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In this paper, thermal degradation (TGA) and pyrolysis studies of sunflower shell biomass (SSB), eucalyptus biomass (EB), wheat straw biomass (WSB), and peanut shell biomass (PSB) were carried out using the thermogravimetric analysis and stainless steel tubular reactor. Thermal degradation of all biomass wastes was examined at a heating rate of 10 °C/min in nitrogen atmosphere between 20 and 800 °C. Experiments of pyrolysis were carried out in a tubular reactor from 300 to 700 °C with a heating rate of 10 °C/min, a particle size of 0.1–0.3 mm and nitrogen flow rate of 100 mL.min−1, which the aim to study how temperature affects liquid, solid, and gas products. The results of this work showed that three stages have been identified in the thermal decomposition of SSB, EB, WSB, and PSB wastes. The first stage occurred at 120–158 °C, the second stage, which corresponds to hemicellulose and cellulose's degradation, occurred in temperatures range from 139 to 480 °C for hemicellulose, and from 233 to 412 °C for cellulose, while the third stage occurred at 534–720 °C. It was concluded that temperature has a significant effect on product yields. The maximum of bio-oil yields of 37.55, 30.5, 46.96, and 50.05 wt% for WSB, PSB, SSB, and EB, were obtained at pyrolysis temperature of 500 °C (SSB, PSB, and WSB) and 550 °C (EB). Raw biomass, solid and liquid products obtained were characterized by elemental analysis, Fourier transformed infrared spectroscopy (FT-IR), nuclear magnetic resonance spectroscopy (NMR), and x-ray diffraction (XRD). The analysis of solid and liquid products showed that bio-oils and bio-chars from agricultural biomass wastes could be prospective sources of renewable fuels production and value added chemical products.
In this scientific paper, thermochemical conversion of redwood (RW) was studied. Using the thermogravimetric analysis' technique (TGA), the thermal behavior of RW samples was examined at four heating rates ranging from 5 to 20 K min−1 in inert atmosphere between 300 and 900 K. Two main objectives have been set for this study; the first one was the determination of the kinetic decomposition parameters of RW (Pinus sylvestris L.), and the second one was the study of the variation of characteristic parameters from the TG-DTG curves of the main RW's components, such as; cellulose, hemicellulose and lignin. The kinetic analysis was performed using three isoconversional methods (Vyazovkin (VYA), Friedman (FR) and Flynn-Wall-Ozawa (FWO)), Avrami theory method and the Integral master-plots (Z(x)/Z(0.5)) method to estimate activation energy (Ea), reaction order (n), pre-exponential factor (A) and model kinetic (f(x)) for the thermal decomposition of cellulose, hemicellulose and lignin components.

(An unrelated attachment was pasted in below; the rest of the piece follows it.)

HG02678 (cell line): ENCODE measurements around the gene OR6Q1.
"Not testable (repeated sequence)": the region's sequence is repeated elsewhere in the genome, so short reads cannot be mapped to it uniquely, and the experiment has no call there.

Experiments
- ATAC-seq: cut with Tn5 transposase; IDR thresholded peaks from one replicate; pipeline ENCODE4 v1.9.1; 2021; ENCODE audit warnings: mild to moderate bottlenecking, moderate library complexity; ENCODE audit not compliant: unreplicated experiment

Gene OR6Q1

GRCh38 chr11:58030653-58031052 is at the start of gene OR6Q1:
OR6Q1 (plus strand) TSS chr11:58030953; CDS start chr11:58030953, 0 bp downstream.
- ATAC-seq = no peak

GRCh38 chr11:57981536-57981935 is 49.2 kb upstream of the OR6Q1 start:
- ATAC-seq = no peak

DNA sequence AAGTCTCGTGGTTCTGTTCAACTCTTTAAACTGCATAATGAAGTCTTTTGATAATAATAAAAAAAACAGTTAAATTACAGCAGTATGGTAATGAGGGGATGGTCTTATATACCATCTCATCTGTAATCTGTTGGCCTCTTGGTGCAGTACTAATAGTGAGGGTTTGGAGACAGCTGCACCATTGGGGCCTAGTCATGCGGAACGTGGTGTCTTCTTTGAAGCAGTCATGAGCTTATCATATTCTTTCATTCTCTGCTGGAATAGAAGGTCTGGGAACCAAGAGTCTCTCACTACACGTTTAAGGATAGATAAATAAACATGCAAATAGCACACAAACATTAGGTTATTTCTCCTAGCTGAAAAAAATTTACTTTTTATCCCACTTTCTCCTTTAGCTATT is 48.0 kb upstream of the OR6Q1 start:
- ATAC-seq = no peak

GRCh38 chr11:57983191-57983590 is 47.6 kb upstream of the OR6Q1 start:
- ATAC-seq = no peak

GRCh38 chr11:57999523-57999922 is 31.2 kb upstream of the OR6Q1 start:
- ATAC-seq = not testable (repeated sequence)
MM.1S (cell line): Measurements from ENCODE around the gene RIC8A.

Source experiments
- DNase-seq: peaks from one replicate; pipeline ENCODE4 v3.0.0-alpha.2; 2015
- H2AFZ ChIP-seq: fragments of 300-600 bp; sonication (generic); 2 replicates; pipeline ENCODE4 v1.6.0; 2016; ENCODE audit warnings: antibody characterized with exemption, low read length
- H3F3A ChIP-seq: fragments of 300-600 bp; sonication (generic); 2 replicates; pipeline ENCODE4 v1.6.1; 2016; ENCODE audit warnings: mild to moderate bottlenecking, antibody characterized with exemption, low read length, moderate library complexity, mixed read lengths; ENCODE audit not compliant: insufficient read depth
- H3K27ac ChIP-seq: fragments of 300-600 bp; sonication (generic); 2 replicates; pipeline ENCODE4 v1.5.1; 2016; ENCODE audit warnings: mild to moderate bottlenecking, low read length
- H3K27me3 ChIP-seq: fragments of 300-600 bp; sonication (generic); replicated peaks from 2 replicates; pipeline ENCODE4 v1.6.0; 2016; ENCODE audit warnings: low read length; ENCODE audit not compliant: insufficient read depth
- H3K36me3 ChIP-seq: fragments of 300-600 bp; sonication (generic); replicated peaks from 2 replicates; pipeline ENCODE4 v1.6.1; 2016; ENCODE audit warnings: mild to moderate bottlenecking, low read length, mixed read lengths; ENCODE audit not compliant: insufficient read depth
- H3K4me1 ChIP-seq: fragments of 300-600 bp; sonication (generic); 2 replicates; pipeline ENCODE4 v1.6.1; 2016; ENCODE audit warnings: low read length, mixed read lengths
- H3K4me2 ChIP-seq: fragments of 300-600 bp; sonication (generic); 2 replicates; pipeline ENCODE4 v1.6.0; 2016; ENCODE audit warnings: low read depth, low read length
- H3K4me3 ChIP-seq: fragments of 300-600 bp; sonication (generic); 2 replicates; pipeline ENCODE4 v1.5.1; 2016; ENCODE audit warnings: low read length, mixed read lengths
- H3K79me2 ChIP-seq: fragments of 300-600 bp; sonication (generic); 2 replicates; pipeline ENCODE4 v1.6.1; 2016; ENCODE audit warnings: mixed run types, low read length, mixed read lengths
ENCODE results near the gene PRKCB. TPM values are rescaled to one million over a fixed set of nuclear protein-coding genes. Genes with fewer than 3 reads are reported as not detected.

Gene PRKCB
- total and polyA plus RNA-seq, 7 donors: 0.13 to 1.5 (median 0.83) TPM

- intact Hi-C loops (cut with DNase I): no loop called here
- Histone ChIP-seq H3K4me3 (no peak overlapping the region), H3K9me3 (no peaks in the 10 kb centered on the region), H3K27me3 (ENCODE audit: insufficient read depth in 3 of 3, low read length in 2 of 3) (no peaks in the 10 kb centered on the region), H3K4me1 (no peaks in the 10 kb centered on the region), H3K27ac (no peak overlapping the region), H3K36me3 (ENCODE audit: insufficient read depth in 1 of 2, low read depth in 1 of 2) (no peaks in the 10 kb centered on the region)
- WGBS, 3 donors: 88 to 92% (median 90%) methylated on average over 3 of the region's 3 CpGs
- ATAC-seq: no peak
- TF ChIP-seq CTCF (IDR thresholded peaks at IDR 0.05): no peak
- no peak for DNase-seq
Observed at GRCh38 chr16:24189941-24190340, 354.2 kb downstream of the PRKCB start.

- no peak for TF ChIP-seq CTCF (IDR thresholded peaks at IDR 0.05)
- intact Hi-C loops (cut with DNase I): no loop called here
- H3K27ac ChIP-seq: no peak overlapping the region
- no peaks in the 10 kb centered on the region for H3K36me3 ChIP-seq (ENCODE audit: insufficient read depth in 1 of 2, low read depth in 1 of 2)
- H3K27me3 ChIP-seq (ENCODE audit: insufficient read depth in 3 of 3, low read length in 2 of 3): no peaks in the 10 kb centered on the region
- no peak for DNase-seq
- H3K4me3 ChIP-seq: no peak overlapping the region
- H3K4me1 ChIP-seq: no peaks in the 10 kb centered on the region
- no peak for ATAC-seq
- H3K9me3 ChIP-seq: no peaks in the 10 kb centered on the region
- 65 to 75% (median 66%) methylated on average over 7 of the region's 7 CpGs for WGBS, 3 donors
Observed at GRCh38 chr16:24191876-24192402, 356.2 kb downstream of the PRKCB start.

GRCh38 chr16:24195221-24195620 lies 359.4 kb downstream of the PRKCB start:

The DTG and TG curves showed that three stages identify the thermal decomposition of RW, the first stage corresponds to the decomposition of hemicellulose and the second stage corresponds to the cellulose, while the third stage corresponds to the lignin's decomposition. For the range of conversion degree (x) investigated (0.1 ≤ x ≤ 0.7), the mean values of apparent activation energies for RW biomass were 127.60–130.65 KJ mol−1, 173.74–176.48 KJ mol−1 and 197.21–200.36 KJ mol−1 for hemicellulose, cellulose and lignin, respectively. Through varied temperatures from 550 to 600 K for hemicellulose, from 600 to 650 K for cellulose and from 750 to 800 K for lignin, the corresponding mean values of reaction order (n) were 0.200 for hemicellulose, 0.209 for cellulose and 0.047 for lignin. The pre-exponential factor's average values for three components of RW ranges from 0.08 × 1012 s−1 to 2.5 × 1012 s−1 (Ahemicellulose = 1.09 × 1012 s−1), 0.10 × 1014 s−1 to 0.28 × 1014 s−1 (Acellulose = 0.17 × 1014 s−1) and 3.07 × 1016 s−1 to 3.69 × 1016 s−1 (Alignin = 3.33 × 1016 s−1), respectively. The experimental data of RW had overlapped the D4, D2 and F3 in the conversion degree of 10–30%, 30–55% and 55–70% for the three components, respectively.